Now we’re approaching the key question: do nuclear weapons make a positive contribution to international security? Personally, I believe that nuclear weapons deter major war, and—moreover—encourage caution in policymaking. Never having read Richardson’s statistical analysis, I’m not well placed to dispute Andrew’s summary of his conclusions. But his dataset ends in 1950, only five years after the birth of the atomic age, so he certainly isn’t testing nuclear deterrence.

I’m attracted too by the recent observations of Kori Schake in her review of Lawrence Freedman’s latest book that quantitative analyses of conflict aren’t especially helpful. Freedman and Schake argue that ‘interstate wars are both rare and their circumstances particular … In reality, each interstate war is utterly unique, thus n can never be greater than one.’

Indeed, since war is really about politics and societies, we should be wary of abstracting war from its context. In that regard, it’s important to remember the world before nuclear weapons. We have only one model of industrial-age warfare devoid of the sobering effects of nuclear weapons, and it was the one which prevailed between the American civil-war years and 1945. With the industrial revolution, war’s centre of gravity moved away from the battlefield and towards national industrial capacity. Wars became uncapped contests in national endurance. People died in the tens of millions.

Nuclear weapons brought to an end that picture of warfare as a contest in industrial mass-production. In one sense, of course, they did so because they represented the zenith of the destruction-based model of war—and so inspired a set of mechanisms (such as the UN Security Council) and doctrines (such as deterrence) intended to help prevent war between the major powers. Nuclear weapons helped force a possible hot war to become a cold one, and pushed warfare itself towards contests that would be limited in magnitude and duration.

That vision of nuclear weapons is often missing in today’s debates. Around the world, evidence mounts of a nuclear order in flux. At the top level, relations between the great powers are far from ideal. Arms control agreements are under pressure, and modernisation programs are threatening to pull the future nuclear competition in new directions. Then there’s North Korea, and the special problems that it creates.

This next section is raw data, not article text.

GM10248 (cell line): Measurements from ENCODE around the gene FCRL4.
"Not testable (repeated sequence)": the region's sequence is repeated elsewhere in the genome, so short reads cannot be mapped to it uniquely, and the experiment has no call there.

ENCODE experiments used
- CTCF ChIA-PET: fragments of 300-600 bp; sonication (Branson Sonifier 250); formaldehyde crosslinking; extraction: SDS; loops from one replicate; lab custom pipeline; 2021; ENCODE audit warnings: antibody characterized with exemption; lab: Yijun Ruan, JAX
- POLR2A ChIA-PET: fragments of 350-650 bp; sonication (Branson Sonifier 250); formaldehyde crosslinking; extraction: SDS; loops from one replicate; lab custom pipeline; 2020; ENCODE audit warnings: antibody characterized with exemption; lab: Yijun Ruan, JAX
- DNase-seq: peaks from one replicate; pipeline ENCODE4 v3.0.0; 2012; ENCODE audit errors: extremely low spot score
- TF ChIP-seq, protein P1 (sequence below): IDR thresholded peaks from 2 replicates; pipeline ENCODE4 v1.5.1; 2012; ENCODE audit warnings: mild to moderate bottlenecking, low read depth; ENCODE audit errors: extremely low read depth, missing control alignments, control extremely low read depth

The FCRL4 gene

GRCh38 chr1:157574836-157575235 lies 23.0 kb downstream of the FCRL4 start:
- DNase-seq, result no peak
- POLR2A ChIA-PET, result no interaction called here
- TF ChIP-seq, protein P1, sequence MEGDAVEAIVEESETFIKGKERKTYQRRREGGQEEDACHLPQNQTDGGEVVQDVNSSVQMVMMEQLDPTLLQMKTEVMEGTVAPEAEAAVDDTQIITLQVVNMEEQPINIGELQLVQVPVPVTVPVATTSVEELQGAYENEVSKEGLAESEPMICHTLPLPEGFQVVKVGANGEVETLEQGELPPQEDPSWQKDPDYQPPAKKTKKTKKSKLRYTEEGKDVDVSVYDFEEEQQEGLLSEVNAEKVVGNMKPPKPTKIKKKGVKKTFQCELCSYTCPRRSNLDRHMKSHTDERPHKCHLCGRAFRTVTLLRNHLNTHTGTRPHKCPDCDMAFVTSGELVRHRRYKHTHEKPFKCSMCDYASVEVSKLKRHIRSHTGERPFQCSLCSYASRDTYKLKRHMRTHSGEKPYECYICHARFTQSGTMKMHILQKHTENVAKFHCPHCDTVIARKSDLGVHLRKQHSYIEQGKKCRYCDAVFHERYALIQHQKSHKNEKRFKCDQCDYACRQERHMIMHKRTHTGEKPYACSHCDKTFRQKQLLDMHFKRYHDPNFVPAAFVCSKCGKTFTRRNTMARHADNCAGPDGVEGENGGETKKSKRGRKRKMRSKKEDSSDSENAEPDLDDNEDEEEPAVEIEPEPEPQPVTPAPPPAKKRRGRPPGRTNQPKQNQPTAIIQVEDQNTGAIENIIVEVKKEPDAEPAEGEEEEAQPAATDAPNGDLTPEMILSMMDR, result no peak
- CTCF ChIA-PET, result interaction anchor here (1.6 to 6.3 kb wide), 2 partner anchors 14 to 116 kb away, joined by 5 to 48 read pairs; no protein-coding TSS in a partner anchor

On the broad issue of assurance, things aren’t much better. President Donald Trump has seriously devalued the coinage of US extended nuclear deterrence. That’s worrying, because it bodes ill for the current non-proliferation regime.

Still, those challenges don’t invalidate the notion of deterrence, which is, after all, a doctrine that attempts to minimise actual use. But they do require us to ensure that deterrence remains effective in a shifting strategic environment. Deterrence is not without its problems—it’s merely the defence doctrine of choice for a competitive, heavily armed world. Is it going to save us from all war? No. Hopefully it can save us from the most serious sort of war, namely great-power war—but even that’s not guaranteed. Unfortunately, nuclear deterrence isn’t a set-and-forget sort of thing.

But nor should we assume that nuclear war is inevitable, or that any crossing of the threshold automatically heralds the end of civilisation. If deterrence does break, we want it to do so in small packets, minimising the prospects for early targeting of cities, and maximising our prospects for de-escalation and war termination.

Andrew argues that if we want to enjoy a lively chat with our interstellar neighbours in the future, then keeping nuclear weapons around is just dumb. I think I’d reverse that judgement: I see no sense in pulling down the long pole in the tent of international security in the hope of meeting ET. ET might never visit—or even be friendly.